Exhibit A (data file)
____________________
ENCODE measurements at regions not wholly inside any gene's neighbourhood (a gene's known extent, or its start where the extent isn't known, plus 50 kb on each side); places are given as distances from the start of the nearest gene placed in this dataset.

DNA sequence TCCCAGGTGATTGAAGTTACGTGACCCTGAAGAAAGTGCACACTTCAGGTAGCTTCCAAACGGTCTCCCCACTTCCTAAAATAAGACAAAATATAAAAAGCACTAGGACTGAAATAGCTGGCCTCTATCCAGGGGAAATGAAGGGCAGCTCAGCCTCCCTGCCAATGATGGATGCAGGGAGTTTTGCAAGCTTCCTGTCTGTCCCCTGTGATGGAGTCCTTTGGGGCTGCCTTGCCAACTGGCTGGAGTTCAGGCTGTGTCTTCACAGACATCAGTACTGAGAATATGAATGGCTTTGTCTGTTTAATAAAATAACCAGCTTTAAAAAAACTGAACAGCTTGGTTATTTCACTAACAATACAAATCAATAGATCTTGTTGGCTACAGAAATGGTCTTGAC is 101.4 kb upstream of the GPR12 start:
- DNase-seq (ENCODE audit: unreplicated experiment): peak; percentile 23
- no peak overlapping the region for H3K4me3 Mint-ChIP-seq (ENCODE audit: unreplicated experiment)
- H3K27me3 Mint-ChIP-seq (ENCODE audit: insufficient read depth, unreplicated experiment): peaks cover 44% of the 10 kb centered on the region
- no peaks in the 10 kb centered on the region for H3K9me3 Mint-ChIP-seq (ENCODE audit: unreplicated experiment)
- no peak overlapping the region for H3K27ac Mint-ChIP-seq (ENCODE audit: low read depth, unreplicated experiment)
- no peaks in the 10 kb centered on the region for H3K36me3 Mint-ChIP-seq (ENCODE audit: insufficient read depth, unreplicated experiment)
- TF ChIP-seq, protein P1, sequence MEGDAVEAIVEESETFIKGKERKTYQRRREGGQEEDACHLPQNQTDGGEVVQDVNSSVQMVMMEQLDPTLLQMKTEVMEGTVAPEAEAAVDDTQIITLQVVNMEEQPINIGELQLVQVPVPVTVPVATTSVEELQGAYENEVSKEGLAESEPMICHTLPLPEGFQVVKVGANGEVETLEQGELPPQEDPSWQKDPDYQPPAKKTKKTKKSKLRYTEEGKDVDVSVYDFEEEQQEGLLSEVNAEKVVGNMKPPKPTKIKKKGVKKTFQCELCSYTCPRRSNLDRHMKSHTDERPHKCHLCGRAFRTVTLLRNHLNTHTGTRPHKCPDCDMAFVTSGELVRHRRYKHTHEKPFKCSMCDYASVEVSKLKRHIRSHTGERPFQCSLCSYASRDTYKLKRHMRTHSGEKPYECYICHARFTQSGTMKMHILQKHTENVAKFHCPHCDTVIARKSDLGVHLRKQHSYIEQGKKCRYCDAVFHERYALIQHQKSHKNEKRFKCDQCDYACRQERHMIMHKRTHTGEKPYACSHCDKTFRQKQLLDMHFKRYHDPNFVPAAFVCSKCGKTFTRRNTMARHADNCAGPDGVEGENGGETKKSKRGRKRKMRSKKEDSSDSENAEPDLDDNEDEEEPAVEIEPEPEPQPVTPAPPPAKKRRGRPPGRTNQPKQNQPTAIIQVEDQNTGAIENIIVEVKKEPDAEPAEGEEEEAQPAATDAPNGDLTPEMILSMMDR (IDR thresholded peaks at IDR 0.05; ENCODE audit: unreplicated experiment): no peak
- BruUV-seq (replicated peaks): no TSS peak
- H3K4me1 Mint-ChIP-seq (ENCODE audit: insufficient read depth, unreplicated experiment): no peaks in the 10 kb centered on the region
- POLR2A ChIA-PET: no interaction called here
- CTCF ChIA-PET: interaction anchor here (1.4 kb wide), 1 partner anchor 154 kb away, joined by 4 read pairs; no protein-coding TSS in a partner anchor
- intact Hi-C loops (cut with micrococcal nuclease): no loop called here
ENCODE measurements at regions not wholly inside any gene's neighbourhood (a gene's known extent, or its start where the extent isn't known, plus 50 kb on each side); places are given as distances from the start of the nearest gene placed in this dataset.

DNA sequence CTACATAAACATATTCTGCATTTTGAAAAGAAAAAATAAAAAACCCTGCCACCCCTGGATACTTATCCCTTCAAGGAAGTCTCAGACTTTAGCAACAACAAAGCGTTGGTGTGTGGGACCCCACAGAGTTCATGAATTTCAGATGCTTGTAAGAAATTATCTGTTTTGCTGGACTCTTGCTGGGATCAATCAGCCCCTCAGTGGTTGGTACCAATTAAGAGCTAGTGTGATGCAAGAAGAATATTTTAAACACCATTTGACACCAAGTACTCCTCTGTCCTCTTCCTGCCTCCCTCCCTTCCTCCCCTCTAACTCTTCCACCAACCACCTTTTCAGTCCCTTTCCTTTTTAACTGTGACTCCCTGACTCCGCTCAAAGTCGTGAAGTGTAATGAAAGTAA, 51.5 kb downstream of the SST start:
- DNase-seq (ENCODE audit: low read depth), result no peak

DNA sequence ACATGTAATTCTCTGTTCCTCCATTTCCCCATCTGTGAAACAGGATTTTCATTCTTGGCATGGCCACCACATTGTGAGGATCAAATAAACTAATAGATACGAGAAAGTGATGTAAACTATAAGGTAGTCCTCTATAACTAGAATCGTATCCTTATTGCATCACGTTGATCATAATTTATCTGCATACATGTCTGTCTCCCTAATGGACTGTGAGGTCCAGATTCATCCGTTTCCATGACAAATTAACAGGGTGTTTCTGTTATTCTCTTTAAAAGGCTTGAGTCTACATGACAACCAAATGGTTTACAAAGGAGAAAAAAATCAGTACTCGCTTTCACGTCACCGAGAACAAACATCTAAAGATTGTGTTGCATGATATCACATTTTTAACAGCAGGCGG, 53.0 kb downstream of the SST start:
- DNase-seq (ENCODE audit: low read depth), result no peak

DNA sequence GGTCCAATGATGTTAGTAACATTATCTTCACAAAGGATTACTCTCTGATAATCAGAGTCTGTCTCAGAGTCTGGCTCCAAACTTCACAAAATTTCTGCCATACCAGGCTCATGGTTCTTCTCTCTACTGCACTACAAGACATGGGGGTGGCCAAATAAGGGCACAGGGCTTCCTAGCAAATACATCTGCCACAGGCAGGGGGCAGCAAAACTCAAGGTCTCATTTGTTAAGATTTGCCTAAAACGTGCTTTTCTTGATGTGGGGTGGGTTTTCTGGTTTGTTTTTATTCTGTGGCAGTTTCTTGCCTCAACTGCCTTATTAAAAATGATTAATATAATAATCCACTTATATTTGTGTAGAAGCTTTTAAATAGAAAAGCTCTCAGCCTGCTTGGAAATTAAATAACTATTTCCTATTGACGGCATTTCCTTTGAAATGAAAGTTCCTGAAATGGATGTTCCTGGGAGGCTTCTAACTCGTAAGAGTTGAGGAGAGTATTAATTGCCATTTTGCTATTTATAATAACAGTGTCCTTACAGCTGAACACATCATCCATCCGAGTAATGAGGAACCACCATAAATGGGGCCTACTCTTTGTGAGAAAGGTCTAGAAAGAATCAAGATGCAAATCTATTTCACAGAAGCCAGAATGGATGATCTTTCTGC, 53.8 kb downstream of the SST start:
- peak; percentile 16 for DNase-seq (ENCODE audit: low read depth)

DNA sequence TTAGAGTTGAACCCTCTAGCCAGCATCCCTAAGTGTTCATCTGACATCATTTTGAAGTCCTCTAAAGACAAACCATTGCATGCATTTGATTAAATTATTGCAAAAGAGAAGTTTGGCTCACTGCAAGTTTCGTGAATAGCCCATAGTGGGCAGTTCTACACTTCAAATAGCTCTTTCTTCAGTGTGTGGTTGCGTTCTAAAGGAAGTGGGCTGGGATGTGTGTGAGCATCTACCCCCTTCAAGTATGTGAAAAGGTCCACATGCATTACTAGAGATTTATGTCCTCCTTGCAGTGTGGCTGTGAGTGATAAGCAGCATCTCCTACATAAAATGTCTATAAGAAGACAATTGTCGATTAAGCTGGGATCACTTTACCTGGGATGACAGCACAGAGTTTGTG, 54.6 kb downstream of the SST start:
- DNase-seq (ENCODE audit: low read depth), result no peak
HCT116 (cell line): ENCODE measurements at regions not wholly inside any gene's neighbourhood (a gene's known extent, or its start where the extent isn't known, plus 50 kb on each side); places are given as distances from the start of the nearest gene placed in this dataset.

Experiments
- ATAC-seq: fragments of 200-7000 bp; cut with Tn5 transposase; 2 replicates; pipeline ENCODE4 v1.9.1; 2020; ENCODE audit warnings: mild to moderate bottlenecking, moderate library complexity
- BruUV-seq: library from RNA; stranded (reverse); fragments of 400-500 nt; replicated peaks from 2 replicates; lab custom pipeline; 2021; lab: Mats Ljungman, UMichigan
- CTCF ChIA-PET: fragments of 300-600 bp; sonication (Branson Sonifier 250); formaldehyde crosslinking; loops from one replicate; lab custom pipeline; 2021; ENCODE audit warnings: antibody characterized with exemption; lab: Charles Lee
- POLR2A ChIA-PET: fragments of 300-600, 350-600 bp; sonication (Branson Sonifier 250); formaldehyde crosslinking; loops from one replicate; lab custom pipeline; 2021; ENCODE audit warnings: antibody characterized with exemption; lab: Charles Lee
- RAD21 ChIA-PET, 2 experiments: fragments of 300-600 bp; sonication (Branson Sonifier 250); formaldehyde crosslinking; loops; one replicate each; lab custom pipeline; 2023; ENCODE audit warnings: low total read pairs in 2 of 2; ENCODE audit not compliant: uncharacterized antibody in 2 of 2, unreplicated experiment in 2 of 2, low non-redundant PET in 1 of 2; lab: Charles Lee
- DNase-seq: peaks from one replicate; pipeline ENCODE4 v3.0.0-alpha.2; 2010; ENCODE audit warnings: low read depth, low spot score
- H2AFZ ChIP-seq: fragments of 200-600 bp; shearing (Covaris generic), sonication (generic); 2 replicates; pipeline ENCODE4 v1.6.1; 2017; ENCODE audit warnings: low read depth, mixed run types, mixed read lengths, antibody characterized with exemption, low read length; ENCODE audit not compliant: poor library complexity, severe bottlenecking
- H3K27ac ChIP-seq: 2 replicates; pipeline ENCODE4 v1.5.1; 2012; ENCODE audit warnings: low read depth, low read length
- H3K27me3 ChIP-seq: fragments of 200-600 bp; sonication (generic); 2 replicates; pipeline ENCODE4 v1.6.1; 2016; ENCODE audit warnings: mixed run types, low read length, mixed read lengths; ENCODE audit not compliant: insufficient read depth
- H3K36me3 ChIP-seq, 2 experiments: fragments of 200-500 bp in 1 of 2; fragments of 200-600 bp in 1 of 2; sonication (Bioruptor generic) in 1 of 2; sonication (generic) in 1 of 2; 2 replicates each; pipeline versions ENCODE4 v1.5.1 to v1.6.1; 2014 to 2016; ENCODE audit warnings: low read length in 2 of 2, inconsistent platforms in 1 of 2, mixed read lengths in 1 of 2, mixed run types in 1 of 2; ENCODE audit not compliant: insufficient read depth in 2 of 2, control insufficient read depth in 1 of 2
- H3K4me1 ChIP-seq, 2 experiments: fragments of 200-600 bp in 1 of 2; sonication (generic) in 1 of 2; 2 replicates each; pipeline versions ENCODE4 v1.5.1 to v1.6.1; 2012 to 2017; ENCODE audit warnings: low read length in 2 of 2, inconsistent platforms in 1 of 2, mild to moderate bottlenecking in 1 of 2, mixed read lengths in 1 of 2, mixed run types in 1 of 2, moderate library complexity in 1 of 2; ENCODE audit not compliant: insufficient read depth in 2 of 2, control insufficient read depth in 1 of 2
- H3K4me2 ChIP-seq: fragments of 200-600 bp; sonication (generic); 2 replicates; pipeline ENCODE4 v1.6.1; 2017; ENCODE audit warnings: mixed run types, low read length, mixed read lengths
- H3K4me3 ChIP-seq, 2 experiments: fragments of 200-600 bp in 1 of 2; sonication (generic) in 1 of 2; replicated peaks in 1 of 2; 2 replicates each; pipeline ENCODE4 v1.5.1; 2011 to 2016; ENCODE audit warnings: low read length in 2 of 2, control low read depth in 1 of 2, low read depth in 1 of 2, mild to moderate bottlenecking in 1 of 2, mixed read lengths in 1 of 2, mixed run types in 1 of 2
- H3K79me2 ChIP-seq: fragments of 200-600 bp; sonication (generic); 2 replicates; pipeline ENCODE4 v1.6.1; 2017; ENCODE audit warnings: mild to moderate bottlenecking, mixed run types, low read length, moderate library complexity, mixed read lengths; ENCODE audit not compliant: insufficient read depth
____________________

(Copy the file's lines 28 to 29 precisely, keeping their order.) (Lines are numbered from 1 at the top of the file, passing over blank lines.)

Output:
- CTCF ChIA-PET: fragments of 300-600 bp; sonication (Branson Sonifier 250); formaldehyde crosslinking; loops from one replicate; lab custom pipeline; 2021; ENCODE audit warnings: antibody characterized with exemption; lab: Charles Lee
- POLR2A ChIA-PET: fragments of 300-600, 350-600 bp; sonication (Branson Sonifier 250); formaldehyde crosslinking; loops from one replicate; lab custom pipeline; 2021; ENCODE audit warnings: antibody characterized with exemption; lab: Charles Lee